Company and Commercial law is something that I had never envisaged doing in practice as a student at university or law school. My experience is almost entirely in criminal defence and therefore when I was asked a couple of months ago to assist with a multi-million pound share purchase agreement of a company, to say that I was feeling slightly daunted is an understatement!
With the supervision and guidance of the partner in charge of the case, I was tasked with preparing the legal due diligence response and corresponding documentation. This is the process by which information and records relating to the business and the company’s assets are provided to the buyers to investigate. The buyers then analyse the response and records to identify whether there are matters which require further information or which create a platform for renegotiation of the purchase price.
The process was very involved, complicated and time consuming. Attention to detail was absolutely vital as the response formed part of the warranties and indemnities given to the buyers in the transaction.
I was responsible for providing the buyers with continued disclosure and then assisting with getting the deal ready for completion. This included preparing numerous transactional documents in a very short space of time. I learnt not only what documents were required but also (and more importantly) why they were needed. Every document I created had a purpose and aided the transition of the business from seller to buyer and was another piece of the puzzle of the transaction.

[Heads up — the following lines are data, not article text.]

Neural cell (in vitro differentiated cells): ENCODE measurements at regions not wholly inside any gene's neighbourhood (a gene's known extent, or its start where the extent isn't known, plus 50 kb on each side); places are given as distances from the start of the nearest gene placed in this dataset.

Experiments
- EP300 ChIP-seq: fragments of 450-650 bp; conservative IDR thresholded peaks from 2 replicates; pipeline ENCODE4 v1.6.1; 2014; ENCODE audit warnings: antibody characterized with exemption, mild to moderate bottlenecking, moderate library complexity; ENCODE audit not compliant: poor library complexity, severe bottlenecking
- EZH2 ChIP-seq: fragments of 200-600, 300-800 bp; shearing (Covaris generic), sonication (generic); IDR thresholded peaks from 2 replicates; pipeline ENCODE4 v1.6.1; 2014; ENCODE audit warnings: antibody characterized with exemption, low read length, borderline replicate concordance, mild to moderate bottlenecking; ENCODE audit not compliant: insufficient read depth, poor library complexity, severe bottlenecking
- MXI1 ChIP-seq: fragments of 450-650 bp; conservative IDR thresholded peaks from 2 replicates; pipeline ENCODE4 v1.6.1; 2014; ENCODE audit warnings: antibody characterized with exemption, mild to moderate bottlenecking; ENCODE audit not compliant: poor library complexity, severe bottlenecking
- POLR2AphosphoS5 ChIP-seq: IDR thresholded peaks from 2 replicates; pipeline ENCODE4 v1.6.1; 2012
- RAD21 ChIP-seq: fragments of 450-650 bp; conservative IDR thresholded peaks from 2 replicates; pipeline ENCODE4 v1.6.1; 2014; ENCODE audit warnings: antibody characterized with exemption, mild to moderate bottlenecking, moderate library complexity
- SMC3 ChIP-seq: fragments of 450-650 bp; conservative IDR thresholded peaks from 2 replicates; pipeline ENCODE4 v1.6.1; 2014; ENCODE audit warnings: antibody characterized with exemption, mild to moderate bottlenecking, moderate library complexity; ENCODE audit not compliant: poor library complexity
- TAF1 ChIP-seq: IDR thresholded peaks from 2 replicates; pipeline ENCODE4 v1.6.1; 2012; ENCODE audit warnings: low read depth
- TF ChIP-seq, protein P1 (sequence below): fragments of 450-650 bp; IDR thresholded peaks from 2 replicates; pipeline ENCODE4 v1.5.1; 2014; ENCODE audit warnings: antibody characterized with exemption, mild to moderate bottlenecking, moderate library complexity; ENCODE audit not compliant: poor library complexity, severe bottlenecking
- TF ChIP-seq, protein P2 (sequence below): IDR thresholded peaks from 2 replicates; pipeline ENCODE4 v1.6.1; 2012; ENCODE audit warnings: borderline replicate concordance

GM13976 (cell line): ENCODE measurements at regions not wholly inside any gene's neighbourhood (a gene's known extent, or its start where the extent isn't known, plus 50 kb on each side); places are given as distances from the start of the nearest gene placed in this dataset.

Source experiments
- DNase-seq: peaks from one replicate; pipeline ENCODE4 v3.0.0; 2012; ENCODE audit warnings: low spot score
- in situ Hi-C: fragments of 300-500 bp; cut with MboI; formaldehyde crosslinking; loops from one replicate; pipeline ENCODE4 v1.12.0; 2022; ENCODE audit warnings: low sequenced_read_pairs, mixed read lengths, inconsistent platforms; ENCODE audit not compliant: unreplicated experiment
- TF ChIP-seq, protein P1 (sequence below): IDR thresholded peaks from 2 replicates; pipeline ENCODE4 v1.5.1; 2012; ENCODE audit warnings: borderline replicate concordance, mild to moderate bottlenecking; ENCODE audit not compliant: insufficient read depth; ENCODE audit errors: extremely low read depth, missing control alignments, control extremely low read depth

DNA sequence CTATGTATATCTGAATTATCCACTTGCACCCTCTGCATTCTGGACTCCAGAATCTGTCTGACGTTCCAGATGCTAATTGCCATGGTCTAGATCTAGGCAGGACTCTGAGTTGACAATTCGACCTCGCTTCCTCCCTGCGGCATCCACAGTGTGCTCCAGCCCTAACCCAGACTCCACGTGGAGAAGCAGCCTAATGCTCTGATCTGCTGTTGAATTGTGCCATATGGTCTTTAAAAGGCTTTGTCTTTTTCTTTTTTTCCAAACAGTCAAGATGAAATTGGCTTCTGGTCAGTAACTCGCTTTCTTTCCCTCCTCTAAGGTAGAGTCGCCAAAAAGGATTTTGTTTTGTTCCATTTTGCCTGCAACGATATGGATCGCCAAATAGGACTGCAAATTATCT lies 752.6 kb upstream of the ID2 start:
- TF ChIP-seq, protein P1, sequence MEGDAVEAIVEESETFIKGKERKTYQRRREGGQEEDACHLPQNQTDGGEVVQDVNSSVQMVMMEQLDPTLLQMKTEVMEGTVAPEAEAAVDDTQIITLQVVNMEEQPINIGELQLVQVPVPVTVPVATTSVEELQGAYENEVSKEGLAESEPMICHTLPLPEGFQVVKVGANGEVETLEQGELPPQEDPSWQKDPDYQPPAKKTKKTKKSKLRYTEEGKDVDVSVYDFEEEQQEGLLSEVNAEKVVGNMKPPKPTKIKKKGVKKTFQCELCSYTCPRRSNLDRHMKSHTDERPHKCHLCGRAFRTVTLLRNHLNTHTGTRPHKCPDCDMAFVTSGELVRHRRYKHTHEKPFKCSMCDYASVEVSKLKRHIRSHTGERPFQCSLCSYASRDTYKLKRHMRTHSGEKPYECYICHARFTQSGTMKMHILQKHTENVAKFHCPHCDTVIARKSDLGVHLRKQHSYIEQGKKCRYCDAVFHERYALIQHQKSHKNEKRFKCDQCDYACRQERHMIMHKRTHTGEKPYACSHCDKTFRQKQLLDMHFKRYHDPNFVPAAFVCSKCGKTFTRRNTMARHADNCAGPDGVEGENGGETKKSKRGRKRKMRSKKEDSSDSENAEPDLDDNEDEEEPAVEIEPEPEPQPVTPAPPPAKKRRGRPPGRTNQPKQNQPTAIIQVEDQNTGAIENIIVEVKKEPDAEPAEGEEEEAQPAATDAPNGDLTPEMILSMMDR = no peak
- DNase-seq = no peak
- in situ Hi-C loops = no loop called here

I was also fortunate enough to be invited to attend the completion meeting itself where all the parties met to hammer out the final issues before signing the vast documentation. The meeting was absolutely fascinating and watching both sides negotiate and battle long into the night was excellent experience. I do not profess to be a psychologist of any kind but the dynamics and psychology involved from all parties was gripping and it was clear that everyone knew that at any one point, the other side might pull out of the deal altogether. Fortunately, by 2.30am, the parties were able to reach an agreement and all the issues in dispute were put to bed. We returned the next day to amend and sign all of the documents, which in itself was a mammoth task given the number of documents. Finally, after about 28 hours (which I am told is quick for a completion!) the last document was signed and the deal was done. The feeling of relief from everyone in the room was palpable!
This has been one of most enjoyable tasks that I have worked on during my training contract. Whilst it has also been complex and stressful at points, my knowledge has developed hugely as a result and all of the individual elements in the transaction will provide an excellent reference point for the future.
My advice to the new trainees at Woodfines, and to any other trainee in fact, is to get out of your comfort zone. Push yourself as much as possible while you are still training and experience as much as you can. You still have the relative safety net and support of your colleagues and supervisors during your training contract so make the most of every experience and opportunity that comes your way.